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Training your dog promotes healthy relationship

March 2, 2021

Everybody knows a dog that barks incessantly, climbs all over the furniture, can’t be trusted with food on the table, or excitedly jumps on visitors. It might even be yours.

One thing is certain: These habits can make them not much fun to be around. For most unwanted behaviours, there’s a simple answer: Training.

Some issues require the help of professionals and consultations with veterinarians, but with the pandemic forcing many of us to stay home, we don’t have access to hands-on obedience classes for Fido. The good news is you can do some simple training exercises at home right now.

The Internet is full of advice – some of it questionable. Be sure of the resources you’re using. The Canadian Kennel Club, which is the primary registry for purebred dogs in Canada, has approximately 20,000 members and more than 700 breed clubs across the country, has lots of training information, including positive reinforcement.

What is positive reinforcement?

This is a method used to teach, capture and reward Fido’s desired behaviour. Put simply, it allows dogs to use their brains. Dog training isn’t solely about good dog behaviour. It’s essential to a long and healthy relationship with your furry friend.

According to Tanya Martin, President of the Newfoundland (All Breed) Kennel Club, here are some suggestions that will benefit you and your dog as you train:

  • Praise and reward: Dogs are not born into our world understanding what it is we want them to do. It is up to us to explain to them in a humane and empowering manner what we want. Dogs generally do not set out to be bad but will quickly learn how to achieve what they want and will take the easiest path. Behaviours that are rewarded will be repeated by the dog. A dog always has a moment of being good just before he chooses a behaviour we don’t like. Capitalize on those moments of good behaviour and reward them. Pro tip: Put aside half of your dog’s daily food or have a training treat to reward those moments when the dog does not jump on you or does not steal the steak as he walks by the table. By capturing good behaviour, you get good behaviour.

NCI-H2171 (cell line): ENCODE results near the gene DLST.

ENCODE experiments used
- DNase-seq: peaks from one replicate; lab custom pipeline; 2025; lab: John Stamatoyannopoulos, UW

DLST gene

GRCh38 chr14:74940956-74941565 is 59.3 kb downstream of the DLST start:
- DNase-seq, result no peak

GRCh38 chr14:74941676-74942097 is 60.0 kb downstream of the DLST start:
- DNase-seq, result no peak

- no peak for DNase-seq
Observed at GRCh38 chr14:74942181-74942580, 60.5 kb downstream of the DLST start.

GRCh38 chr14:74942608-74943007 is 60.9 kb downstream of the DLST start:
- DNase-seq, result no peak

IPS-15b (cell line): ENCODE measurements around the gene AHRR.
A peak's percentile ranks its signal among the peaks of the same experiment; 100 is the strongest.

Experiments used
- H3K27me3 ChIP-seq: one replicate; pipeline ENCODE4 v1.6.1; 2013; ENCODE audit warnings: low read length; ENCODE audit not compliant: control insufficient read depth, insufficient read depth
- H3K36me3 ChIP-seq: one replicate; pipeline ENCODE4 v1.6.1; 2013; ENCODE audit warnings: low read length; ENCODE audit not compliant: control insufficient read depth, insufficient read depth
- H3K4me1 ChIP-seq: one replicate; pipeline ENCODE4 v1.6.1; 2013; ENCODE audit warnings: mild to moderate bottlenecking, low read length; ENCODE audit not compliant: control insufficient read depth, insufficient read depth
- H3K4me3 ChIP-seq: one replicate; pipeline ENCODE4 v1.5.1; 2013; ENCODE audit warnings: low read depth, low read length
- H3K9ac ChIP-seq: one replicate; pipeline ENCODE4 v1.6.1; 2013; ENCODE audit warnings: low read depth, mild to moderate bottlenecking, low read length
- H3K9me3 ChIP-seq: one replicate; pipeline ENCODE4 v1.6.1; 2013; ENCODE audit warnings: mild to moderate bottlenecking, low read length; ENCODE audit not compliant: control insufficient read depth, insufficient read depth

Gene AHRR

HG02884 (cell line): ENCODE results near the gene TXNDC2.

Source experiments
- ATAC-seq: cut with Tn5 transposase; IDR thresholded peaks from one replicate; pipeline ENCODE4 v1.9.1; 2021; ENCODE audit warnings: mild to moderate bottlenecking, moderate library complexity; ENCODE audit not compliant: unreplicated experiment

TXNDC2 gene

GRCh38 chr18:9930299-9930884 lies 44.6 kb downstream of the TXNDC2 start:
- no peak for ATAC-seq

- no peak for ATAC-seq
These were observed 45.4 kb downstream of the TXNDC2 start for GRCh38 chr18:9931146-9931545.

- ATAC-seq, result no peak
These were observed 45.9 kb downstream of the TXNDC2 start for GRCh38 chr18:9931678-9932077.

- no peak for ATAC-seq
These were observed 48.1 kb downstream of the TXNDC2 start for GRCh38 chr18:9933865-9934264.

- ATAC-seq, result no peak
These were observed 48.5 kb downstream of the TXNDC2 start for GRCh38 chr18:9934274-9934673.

• Manage the behaviour: As we actively work to change behaviour we don’t desire, we need to prevent or manage unwanted behaviour. If you don’t want Fido to jump on your guests, then put them in a safe place while they visit. They're obviously not at the point in his training to greet guests. If your dog barks at people out the window and you are not actively training at that point, close the curtains or put up a visual barrier. Pro tip: Nobody can or wants to train 24/7, so managing the behaviour is important.
  • Consistency: Dogs understand and will change their behaviour if we are consistent in what we expect. Forget the idea your dog can jump on you today because you’re wearing sweats, or he can pull on you just this once because you’re too tired to care. Pro tip: Consistency is key to success and for your furry friend to learn the desired behaviours you want.
  • Be patient:Your dog is not going to learn a new behaviour right away. Training takes time and commitment. Pro tip: Make it fun and never train for longer than 10-15 minutes per session.

The Canadian Kennel Club also offers these other tips for dog owners:

  1. Reward your pup with favourite treats – Try chicken breast, liver, or cheese for soft treats that don’t take long for your dog to consume.
  2. Show, don’t tell – Show your dog what you want him to do, as opposed to expecting him to understand what not to do.
  3. Reward good behaviour – It’s easy to scold bad behaviour. Reward good behaviour as positive reinforcement.
  4. Keep positive – Your dog knows if you’re frustrated. Keeping a positive attitude will encourage your dog to continue the positive behaviour.

Bonus treat recipe

During the pandemic, many of us are spending more time in the kitchen. Why not bake some fudge for your dog? This recipe makes a lot but freezes well and can be cut up into small pieces for training.

Training Tuna Fudge
• 2 cans of tuna (do not drain) or 15 oz. can of salmon (and juices) or canned chicken
• 2 eggs (optional, or use just one)
• 1 ½ cups flour (regular, whole wheat or rice flour)
• ¼ cup Parmesan Cheese (optional)

Mix ingredients together and put in a greased 9×9 pan. Bake at 350F for 20 minutes. When finished baking, turn off the oven and let it sit inside for a few minutes.

Training and stimulating your dog could help prevent a serious accident. Pet insurance also helps provide pet owners with financial protection against expensive medical costs. By helping you deal with the cost of care, insurance coverage puts you in a better position to make decisions about your furry friend’s medical needs without worrying about cost first.

One such insurer is Pets Plus Us. Their Blue Ribbon Benefits offer 24/7 complimentary access to a Pet Poison Hotline and PetHelpFone, which can provide veterinary advice outside normal business hours.